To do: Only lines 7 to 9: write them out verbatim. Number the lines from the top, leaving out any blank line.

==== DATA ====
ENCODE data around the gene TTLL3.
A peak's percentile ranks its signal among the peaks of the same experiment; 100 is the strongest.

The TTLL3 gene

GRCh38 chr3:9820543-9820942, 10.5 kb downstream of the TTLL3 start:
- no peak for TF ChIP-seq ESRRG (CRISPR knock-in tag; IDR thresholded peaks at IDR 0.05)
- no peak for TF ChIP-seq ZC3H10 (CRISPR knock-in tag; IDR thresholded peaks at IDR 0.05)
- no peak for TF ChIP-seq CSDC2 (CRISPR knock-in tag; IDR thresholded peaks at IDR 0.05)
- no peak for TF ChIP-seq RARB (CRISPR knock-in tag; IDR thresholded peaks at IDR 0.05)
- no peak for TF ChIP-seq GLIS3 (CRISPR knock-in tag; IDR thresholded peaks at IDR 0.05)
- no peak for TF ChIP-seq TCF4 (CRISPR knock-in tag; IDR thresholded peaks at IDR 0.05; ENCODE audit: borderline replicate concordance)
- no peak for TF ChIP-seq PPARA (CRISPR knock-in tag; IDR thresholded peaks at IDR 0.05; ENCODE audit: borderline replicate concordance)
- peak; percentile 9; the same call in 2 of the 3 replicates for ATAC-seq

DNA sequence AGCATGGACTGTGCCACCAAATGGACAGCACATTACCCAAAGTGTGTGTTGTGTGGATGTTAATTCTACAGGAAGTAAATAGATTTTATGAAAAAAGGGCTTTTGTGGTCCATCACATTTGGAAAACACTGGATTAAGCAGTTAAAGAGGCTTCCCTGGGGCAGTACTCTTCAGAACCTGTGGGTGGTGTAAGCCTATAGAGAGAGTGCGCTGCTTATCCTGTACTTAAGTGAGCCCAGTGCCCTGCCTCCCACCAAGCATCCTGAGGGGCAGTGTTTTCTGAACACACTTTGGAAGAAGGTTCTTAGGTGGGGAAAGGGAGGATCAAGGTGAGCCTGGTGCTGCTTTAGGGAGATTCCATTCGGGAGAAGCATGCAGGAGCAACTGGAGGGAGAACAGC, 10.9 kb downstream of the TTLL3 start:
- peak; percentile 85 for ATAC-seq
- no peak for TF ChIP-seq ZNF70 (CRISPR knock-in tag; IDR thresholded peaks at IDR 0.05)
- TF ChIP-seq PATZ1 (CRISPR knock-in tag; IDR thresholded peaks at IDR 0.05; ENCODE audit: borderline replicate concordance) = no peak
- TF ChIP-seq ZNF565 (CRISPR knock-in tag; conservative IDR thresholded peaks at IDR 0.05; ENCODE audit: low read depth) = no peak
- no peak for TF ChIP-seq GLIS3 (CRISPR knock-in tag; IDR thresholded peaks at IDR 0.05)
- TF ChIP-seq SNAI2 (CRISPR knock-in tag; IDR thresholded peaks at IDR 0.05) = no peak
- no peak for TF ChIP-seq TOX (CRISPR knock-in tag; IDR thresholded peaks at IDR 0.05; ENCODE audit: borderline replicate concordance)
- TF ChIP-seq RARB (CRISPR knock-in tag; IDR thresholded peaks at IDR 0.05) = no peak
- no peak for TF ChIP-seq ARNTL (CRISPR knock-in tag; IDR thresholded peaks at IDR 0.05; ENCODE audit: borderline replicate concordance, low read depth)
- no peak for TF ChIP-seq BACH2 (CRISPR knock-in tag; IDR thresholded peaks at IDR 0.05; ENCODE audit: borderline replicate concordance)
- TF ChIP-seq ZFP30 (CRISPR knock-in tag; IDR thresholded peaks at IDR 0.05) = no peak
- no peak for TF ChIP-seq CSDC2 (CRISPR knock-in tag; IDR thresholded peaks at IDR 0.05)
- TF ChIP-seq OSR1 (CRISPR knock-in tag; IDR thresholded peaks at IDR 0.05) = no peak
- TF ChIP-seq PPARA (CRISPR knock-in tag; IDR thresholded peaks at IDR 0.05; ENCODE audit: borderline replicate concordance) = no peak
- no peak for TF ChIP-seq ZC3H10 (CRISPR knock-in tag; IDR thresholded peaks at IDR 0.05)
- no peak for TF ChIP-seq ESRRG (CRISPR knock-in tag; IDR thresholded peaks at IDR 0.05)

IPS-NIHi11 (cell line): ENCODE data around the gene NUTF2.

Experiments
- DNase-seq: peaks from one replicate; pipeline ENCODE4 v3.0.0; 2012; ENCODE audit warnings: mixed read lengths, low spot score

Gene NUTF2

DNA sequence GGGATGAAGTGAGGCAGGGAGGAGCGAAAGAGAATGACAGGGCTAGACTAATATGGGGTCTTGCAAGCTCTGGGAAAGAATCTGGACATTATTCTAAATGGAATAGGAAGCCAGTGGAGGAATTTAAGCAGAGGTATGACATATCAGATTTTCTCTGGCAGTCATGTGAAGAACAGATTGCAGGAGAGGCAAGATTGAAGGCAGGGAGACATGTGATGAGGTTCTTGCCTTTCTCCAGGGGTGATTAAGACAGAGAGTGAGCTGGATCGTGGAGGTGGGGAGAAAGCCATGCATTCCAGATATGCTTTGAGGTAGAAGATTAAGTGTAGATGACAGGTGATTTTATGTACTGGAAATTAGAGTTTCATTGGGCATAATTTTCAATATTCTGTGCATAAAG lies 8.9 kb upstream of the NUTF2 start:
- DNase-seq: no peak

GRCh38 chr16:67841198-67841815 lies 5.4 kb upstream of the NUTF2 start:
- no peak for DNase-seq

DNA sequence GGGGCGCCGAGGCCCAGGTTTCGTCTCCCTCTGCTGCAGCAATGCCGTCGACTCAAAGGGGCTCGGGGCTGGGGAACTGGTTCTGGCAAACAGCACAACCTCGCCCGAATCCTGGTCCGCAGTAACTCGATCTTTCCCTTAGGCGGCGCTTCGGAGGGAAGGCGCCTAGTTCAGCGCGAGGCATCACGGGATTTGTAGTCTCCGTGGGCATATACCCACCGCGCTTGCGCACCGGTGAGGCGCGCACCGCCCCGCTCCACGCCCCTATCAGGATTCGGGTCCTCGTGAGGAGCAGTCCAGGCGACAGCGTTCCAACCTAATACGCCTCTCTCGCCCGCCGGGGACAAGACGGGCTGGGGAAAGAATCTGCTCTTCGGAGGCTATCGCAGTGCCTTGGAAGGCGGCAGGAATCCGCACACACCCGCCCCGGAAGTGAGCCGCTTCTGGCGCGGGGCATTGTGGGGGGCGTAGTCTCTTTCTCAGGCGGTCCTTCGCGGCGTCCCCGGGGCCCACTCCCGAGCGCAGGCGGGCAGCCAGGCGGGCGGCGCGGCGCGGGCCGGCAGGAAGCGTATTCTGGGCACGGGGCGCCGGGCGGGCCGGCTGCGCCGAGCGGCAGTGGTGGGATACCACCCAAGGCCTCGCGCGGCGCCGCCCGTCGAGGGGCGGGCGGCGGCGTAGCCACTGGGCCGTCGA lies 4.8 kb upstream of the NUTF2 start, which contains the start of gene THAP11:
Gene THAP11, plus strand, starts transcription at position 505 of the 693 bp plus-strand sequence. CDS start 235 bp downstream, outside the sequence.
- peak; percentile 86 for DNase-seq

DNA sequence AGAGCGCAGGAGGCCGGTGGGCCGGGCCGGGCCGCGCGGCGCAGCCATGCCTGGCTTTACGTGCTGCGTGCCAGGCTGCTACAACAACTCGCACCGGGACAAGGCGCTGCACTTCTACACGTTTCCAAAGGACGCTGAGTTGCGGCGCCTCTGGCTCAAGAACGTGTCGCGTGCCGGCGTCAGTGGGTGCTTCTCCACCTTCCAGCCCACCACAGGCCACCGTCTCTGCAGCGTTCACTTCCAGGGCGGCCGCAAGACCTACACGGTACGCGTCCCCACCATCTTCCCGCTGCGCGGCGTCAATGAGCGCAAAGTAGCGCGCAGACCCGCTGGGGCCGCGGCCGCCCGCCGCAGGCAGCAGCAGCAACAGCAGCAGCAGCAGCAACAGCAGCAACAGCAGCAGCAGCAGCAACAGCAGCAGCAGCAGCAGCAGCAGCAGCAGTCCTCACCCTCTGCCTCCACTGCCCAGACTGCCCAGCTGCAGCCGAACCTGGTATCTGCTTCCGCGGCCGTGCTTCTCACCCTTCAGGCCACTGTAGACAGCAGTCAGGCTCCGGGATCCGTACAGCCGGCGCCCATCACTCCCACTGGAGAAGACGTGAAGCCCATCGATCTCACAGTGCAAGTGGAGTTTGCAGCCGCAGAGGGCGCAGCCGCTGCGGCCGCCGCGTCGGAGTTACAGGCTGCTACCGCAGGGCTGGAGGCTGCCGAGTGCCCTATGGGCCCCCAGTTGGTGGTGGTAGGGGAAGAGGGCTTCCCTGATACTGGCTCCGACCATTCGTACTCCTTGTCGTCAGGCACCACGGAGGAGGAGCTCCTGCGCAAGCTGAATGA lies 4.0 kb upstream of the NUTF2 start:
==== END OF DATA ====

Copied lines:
- no peak for TF ChIP-seq CSDC2 (CRISPR knock-in tag; IDR thresholded peaks at IDR 0.05)
- no peak for TF ChIP-seq RARB (CRISPR knock-in tag; IDR thresholded peaks at IDR 0.05)
- no peak for TF ChIP-seq GLIS3 (CRISPR knock-in tag; IDR thresholded peaks at IDR 0.05)